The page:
When I first met Georgia Took she had an immediate impact on me, but not through anything she said.
Georgia Took spent her 30th birthday picking up rubbish. This was the same day she started her blog theoceanandme.com and created the ‘Walk the Earth’ concept. It was a challenge she set herself to do that entailed walking the equivalent of the earth’s circumference (40,000km) over a span of a decade, picking up rubbish. It works out to be 11km (approximately 6.84 miles) and 110 pieces per day.
I’m talking with Georgia over Skype from a cafe in my suburb of Sydney. She is in Merida, Yucatan in Mexico.
Jasmin Choice: Where are you at with it now?
Georgia Took: So far I’ve walked well over 1000km, and collected 10,000 pieces of rubbish.
(Author’s note: That’s further than walking from Wollongong to Brisbane, San Francisco to Portland, Paris to Madrid – you get the picture.)
JC: What has the response been to your project?
GT: Very positive. Although some are skeptical that it’s a viable project. And for good reason! I’ve found that the two aims are counterproductive. I have to dedicate three hours a day to the challenge to keep on track. It’s a long time walking and picking up rubbish makes it longer. I’ve also moved back to Mexico where the heat and humidity are stifling and there’s so much rubbish it’s depressing. So I’m focussing more effort on environmental consciousness so people don’t create the rubbish in the first place – I’m starting by holding workshops here in Merida.
JC: How did this all begin? When did you start your sustainable journey?
GT: Three years ago, I made the trip up to New York City for the weekend to see my brother’s band. I was in a smoothie shop reading an article about the impacts of animal agriculture in a PETA magazine. I’d never heard of it before. The next month I adopted a pescatarian diet. The next big step was seeing the YouTube video of The Story of Stuff which explains how the current economy works. Then there’s the Take Make Waste Philosophy – which made me conscious of all the resources that go into each product before it goes on the shelves. I really got to thinking about my consumption habits. From there I found the Zero Waste concept and since then – almost three years ago – I’ve been working towards creating as little waste as possible.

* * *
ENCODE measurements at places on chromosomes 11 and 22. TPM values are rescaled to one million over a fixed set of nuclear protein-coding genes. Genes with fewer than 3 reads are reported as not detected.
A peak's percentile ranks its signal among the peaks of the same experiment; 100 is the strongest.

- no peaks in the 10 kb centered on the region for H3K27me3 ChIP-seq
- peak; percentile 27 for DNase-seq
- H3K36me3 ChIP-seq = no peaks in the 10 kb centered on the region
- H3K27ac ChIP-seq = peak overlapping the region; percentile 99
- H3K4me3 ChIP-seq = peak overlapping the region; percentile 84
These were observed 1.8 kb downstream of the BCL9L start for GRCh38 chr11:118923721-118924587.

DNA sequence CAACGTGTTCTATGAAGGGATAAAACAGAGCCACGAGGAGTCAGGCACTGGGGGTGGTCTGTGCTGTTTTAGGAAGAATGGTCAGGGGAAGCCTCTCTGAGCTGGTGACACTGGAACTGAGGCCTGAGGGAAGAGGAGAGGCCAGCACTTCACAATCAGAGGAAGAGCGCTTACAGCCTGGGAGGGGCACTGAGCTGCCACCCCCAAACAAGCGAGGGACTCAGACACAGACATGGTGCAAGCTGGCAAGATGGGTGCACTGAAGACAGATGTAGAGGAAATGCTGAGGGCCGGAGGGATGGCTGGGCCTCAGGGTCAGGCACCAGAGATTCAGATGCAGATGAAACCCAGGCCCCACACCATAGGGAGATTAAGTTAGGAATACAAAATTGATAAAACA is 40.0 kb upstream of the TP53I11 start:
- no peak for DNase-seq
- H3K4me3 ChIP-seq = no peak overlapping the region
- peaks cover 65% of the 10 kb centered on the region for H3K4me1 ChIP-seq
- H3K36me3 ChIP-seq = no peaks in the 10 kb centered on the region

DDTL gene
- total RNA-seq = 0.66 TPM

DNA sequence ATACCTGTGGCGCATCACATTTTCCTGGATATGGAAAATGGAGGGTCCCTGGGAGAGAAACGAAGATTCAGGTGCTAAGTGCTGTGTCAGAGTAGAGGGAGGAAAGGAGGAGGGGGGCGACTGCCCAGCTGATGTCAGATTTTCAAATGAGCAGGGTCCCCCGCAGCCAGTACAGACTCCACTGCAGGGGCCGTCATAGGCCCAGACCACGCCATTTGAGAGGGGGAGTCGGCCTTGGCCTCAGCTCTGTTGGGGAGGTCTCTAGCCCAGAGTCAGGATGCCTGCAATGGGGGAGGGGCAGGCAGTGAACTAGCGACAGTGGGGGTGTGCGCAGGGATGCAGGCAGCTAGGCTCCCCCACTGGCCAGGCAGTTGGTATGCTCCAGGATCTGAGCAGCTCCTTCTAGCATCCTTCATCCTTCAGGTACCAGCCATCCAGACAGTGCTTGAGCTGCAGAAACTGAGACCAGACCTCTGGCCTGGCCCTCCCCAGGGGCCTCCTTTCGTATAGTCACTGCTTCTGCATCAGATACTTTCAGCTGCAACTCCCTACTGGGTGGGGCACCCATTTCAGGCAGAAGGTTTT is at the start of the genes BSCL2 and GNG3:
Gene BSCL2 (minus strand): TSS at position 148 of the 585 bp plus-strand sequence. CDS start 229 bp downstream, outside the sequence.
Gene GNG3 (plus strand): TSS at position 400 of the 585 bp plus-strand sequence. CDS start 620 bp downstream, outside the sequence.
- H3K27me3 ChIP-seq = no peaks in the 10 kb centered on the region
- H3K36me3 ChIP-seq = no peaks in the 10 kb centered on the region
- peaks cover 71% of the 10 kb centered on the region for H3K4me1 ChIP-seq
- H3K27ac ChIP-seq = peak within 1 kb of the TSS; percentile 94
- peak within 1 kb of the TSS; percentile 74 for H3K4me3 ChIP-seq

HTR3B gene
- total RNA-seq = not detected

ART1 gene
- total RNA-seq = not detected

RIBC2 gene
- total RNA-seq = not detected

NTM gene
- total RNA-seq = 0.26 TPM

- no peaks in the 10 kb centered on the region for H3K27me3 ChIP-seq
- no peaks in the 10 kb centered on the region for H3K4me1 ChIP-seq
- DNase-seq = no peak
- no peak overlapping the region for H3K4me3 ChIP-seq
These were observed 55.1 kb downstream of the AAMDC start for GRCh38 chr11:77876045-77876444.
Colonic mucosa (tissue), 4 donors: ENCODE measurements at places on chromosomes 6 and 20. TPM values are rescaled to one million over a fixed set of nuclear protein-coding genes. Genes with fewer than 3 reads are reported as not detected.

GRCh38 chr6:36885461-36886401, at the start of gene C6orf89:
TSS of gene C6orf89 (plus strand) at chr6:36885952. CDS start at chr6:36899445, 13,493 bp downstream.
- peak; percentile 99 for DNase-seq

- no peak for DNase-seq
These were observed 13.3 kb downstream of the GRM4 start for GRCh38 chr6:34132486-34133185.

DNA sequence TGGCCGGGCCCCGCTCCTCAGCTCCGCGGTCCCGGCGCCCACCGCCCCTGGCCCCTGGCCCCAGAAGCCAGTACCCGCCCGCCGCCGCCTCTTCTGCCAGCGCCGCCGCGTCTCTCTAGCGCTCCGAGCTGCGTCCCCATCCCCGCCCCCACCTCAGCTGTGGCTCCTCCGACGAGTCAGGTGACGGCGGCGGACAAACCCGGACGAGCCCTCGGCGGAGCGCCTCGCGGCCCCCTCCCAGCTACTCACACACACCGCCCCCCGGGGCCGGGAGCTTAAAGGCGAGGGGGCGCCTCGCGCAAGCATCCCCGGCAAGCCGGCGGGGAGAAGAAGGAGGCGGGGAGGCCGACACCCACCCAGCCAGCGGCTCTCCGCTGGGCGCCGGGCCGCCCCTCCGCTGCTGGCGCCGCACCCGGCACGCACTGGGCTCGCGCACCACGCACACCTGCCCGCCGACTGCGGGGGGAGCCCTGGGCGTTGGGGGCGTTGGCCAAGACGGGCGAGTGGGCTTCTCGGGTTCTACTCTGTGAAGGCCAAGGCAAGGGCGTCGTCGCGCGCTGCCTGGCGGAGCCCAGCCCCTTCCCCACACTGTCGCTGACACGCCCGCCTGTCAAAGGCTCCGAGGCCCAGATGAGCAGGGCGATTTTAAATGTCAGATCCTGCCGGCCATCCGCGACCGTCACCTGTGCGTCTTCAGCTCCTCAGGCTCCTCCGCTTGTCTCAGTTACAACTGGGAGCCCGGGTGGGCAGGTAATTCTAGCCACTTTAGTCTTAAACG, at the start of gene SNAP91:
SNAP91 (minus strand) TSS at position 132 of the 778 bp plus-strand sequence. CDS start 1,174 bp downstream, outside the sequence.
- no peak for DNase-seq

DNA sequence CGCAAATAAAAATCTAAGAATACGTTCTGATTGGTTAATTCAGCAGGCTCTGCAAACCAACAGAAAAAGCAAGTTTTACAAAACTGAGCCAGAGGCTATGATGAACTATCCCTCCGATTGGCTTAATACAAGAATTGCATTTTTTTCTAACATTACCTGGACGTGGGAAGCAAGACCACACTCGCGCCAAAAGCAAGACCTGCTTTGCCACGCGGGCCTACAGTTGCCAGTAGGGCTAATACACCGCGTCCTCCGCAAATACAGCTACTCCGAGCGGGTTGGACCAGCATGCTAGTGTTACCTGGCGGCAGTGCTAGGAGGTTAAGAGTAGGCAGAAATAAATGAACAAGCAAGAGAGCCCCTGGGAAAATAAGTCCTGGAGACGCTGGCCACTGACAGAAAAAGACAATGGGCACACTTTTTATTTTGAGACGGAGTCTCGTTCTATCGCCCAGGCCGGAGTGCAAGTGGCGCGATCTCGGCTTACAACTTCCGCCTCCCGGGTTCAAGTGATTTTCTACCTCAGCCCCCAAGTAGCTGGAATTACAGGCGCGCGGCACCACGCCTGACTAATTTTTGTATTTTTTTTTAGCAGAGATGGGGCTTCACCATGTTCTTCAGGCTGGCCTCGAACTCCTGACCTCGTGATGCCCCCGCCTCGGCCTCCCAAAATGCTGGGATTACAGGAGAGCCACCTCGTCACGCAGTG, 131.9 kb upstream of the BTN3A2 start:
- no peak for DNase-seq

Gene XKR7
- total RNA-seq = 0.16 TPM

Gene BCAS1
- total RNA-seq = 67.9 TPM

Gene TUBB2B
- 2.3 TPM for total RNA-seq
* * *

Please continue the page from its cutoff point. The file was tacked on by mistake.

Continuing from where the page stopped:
JC: Whats your diet like these days?
GT: 100% plant-based. I hesitate to use vegan because of negative connotations – but also because I have to choose between zero waste and vegan. If there is half of a muffin leftover somewhere – I’ll eat it so it’s not thrown out, even if it has dairy and eggs. I’ll only purchase plant-based though.
JC: Is there any one thing that springs to mind that you find is often completely overlooked when it comes to making sustainable choices?
GT: It might seem like a small thing, but whenever I go to an Asian restaurant I bring reusable chopsticks. Another handy thing I do is carry a takeaway container with me everywhere I go.
JC: People often say they need plastic bags from the shops so they can use them for their garbage, what do you do?
GT: Well because my family are at different stages and mum still insists on buying the rocket lettuce that comes in a plastic bag even though there are loads of zero waste options. It would take me a very long time to fill that bag with rubbish. But without that, I use newspaper. I make a bag with old newspaper (from a cafe). Because no wet waste goes in to the bin anyway.
JC: What items actually go in your bin?
GT: Fruit and veg stickers, the wire piece that holds a bunch of spinach together and receipts. Here in Mexico I also have the plastic packaging of a brand of tostadas that I love.
JC: I remember you would personally collect the soft plastic that was generated at work and take it to the REDcycle bin. I also noticed at a work dinner you very kindly made sure the waiter didn’t supply you with a napkin when he was resetting the table. You lead by example, but how else do you encourage others without fear of feeling preachy?
GT: I do hope, number one, that I lead by example. I am hesitant to push it on to anyone else because people’s first reaction is resistance. If they’re interested – something in their face looks curious – then I give them a simple one line statement about something. Each person will come to it in their own time!
It would have felt awkward walking home after interviewing Georgia and not picking up any rubbish, so I did, but while I don’t see myself picking up 110 pieces of rubbish a day and walking across the earth in this lifetime, I can definitely take 3 for the sea.
Want to keep track of Georgia Took as she ‘Walks the Earth’? Make sure to follow her on Instagram.